• 19.4 percent included radon-reducing features, up from 15.3 percent in 2010; and
• 29.5 percent included radon-reducing features in the highest radon potential areas (Zone 1), up from 18.9 percent in 2010.
Radon source control measures such as active sub-slab soil depressurization (ASD) have other applications and potential benefits. A limited EPA funded study of Pennsylvania residences found that ASD systems can reduce indoor humidity and moisture levels during the non-summer months of the year. ASD systems are also used to manage soil gases and vapor intrusion. The American Association of Radon Scientists and Technologists (AARST) is consulting with EPA to develop a vapor intrusion mitigation credential as an add-on to the AARST-National Radon Proficiency program’s mitigation credential.
What’s the federal government doing about radon?
The Federal Radon Action Plan is a continuing Federal initiative. One result of the Plan is HUD adopting an unprecedented radon policy for multifamily housing (see above). HUD and EPA are two of nine Federal agencies participating in the Federal Radon Action Plan. The Plan works to reduce the radon risk in housing and schools owned, managed or financed by the Federal Government. The expectation is that Federal leadership by example will spur more private sector action on radon risk reduction.
Additionally HUD announced two new notices regarding radon:
• Office of Multifamily Development, Notice H 2013-03 (Jan. 31, 2013); and,
• Office of Public and Indian Housing, Notice PIH 2013-06 HA (Feb. 4, 2013).
The Multifamily Notice supplements the environmental review process and requirements for the identification and mitigation of radon in new FHA-insured mortgage applications. The Public and Indian Housing notice encourages Public Housing Authorities to plan and complete radon testing and mitigation when appropriate.
Do energy retrofits affect IAQ?
More than ever before American homes are being upgraded or remodeled. This trend is likely to increase in the future as efforts to improve building energy efficiency continue. The benefits of energy upgrades are tremendous—improved real property value, lower costs and sustained American jobs. However, energy upgrades can inadvertently worsen indoor air quality. This is true when there is not an appropriate assessment made before work begins or if work is done improperly.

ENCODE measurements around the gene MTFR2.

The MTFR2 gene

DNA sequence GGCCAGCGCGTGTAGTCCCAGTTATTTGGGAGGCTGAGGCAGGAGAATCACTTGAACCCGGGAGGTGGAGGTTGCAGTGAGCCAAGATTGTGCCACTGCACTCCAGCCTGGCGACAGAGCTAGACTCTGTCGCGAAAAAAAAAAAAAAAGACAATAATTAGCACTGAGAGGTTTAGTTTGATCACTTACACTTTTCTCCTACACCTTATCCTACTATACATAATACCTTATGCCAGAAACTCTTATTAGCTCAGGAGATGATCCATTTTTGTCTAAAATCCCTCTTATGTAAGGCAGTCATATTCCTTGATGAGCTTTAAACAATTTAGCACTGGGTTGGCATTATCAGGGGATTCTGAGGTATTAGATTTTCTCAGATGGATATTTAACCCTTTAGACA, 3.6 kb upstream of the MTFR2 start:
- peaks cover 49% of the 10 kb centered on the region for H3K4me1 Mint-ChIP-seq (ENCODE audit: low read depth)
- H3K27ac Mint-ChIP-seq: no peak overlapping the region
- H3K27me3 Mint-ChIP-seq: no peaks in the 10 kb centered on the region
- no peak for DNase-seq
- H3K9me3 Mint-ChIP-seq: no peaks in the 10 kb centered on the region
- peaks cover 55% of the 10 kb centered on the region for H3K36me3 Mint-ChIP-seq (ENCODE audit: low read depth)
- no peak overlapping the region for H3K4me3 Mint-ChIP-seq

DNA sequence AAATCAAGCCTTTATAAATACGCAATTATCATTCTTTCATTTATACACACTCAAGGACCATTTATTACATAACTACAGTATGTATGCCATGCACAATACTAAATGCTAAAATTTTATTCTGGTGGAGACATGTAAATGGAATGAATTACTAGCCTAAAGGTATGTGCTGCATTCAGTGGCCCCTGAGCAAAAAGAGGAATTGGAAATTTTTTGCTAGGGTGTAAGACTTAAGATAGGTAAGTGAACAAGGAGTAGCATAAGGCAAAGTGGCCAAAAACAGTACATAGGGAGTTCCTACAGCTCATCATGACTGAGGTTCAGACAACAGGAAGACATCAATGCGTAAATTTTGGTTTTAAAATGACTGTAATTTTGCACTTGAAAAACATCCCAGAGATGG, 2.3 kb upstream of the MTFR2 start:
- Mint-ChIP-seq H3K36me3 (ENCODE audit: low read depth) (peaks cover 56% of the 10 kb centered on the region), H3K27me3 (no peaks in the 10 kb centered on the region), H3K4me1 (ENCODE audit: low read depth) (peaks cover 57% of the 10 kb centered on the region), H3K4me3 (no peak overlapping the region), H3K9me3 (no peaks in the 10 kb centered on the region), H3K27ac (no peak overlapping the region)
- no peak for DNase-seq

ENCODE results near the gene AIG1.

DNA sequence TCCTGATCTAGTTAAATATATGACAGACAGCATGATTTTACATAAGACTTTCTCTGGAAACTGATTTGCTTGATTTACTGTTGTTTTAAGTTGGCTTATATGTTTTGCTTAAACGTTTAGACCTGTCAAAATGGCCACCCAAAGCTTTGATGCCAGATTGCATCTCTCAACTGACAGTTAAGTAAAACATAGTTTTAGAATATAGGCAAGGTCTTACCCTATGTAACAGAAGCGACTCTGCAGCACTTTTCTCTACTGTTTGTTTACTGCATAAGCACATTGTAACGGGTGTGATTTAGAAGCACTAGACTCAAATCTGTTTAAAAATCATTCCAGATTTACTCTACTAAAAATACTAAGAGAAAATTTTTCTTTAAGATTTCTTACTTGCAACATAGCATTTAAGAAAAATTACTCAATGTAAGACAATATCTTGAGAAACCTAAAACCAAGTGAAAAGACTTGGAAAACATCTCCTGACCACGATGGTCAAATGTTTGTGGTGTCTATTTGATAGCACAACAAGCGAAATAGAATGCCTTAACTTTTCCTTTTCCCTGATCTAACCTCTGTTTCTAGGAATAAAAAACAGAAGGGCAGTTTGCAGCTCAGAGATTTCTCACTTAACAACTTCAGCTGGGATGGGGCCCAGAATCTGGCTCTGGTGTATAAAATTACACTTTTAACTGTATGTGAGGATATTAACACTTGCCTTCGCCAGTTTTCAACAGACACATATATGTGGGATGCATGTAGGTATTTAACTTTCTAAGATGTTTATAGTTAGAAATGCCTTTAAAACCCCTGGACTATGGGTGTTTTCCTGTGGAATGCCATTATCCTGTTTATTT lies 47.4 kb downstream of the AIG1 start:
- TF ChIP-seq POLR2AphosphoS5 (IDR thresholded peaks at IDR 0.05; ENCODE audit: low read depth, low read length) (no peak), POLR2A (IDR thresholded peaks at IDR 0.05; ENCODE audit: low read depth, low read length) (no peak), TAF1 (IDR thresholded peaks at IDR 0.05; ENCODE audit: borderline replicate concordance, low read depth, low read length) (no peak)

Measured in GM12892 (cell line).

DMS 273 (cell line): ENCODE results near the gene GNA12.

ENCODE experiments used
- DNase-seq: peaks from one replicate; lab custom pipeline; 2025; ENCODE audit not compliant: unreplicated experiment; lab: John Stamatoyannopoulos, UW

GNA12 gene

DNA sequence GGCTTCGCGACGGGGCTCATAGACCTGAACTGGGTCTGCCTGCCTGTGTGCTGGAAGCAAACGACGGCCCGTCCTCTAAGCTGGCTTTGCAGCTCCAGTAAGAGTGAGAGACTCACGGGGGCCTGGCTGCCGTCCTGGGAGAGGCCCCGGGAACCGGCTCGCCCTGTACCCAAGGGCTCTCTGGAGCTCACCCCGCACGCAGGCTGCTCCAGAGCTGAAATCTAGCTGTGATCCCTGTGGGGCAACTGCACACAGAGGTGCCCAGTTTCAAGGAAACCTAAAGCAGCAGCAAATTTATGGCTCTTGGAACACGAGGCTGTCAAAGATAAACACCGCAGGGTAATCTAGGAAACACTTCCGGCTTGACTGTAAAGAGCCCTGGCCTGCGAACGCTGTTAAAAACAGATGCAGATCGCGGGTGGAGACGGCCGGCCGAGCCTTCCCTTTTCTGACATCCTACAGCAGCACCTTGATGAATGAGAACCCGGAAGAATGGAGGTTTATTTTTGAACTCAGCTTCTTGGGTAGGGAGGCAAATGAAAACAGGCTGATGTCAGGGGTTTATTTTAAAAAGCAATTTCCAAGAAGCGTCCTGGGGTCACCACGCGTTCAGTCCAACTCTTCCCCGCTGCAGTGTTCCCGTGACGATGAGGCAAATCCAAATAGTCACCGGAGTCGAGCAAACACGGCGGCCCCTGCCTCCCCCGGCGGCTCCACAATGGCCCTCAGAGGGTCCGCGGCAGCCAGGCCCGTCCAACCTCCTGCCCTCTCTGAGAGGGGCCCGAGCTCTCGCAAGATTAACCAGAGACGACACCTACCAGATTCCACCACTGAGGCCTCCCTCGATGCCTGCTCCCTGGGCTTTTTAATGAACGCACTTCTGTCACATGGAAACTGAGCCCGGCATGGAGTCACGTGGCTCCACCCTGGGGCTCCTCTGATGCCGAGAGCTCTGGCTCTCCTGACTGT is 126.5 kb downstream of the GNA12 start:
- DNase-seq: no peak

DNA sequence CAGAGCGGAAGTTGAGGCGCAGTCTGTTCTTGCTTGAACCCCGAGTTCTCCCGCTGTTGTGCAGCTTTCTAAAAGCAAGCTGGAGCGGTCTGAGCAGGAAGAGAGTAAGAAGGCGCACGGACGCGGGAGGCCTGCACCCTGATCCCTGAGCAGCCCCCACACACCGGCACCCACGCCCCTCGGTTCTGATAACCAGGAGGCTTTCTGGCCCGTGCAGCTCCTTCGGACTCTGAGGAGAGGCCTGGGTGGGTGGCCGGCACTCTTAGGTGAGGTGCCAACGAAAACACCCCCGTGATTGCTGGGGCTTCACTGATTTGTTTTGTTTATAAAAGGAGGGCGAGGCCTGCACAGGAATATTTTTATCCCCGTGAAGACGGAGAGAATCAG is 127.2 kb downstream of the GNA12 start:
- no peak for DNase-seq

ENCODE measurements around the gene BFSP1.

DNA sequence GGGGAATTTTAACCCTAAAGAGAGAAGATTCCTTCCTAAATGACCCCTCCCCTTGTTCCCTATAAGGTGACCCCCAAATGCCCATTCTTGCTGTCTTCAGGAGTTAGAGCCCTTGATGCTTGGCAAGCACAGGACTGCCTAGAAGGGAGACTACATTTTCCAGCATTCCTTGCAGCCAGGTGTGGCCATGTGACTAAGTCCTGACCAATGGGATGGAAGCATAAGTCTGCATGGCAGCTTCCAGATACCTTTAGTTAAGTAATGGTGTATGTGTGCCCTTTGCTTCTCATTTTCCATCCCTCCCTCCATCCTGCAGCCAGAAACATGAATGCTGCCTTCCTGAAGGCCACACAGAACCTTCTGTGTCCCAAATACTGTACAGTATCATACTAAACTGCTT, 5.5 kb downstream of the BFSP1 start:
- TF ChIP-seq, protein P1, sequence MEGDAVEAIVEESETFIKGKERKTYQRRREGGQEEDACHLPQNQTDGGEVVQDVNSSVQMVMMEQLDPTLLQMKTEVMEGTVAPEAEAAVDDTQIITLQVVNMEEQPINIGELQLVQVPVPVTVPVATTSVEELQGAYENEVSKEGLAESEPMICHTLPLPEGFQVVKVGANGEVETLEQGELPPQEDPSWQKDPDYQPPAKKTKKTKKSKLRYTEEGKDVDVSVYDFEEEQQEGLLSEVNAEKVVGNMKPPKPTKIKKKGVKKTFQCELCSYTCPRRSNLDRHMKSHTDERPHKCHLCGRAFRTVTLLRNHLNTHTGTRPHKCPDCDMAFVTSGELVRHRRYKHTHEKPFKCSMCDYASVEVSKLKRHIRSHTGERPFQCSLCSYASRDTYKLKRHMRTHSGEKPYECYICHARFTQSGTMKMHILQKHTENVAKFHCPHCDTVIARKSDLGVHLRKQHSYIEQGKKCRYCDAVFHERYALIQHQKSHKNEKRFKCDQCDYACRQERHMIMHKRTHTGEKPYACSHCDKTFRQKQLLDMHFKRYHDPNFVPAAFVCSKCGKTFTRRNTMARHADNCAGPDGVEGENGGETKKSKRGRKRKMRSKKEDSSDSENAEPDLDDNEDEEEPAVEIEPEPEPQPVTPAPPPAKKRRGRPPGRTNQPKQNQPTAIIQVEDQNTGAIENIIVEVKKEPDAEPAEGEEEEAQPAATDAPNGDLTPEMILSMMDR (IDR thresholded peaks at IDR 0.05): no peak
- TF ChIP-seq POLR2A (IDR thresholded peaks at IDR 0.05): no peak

To help guide upgrade activities, the Department of Energy (DOE) developed Guidelines for Home Energy Professionals. Working in concert with DOE, EPA
developed the Healthy Indoor Environment Protocols for Home Energy Upgrades—
to complement the Guidelines. The Protocols apply to existing single-family and multifamily low-rise residential buildings.
The pollutants to be concerned about are: asbestos, VOCs, moisture, CO, ETS, ozone, NO, lead, PCBs, radon, combustion emissions, and below ground contaminants.
The Protocols provide detailed guidance on assessment, and minimum and expanded actions to remedy problems for each of the pollutants. The protocols provide practical guidance on improving or maintaining indoor air quality and indoor environments during home energy upgrades or remodeling.
Another valuable resource when rehabbing occupied buildings is the IAQ Guidelines for Occupied Buildings under Construction, 2nd Edition (ANSI/SMACNA 008–2008), produced by the Sheet Metal and Air Conditioning Contractors’ National Association.
Can climate change affect IAQ?
A recent Institute of Medicine (IOM) study found that climate change is likely to make existing indoor air quality problems more widespread and severe. The IOM, part of the National Academy of Sciences (NAS), evaluated the state of scientific understanding of the effects of climate change on indoor air quality and public health.
Philip Jalbert is executive secretary with the Federal Interagency Committee on Indoor Air Quality at the U.S. Environmental Protection Agency’s Indoor Environments Division.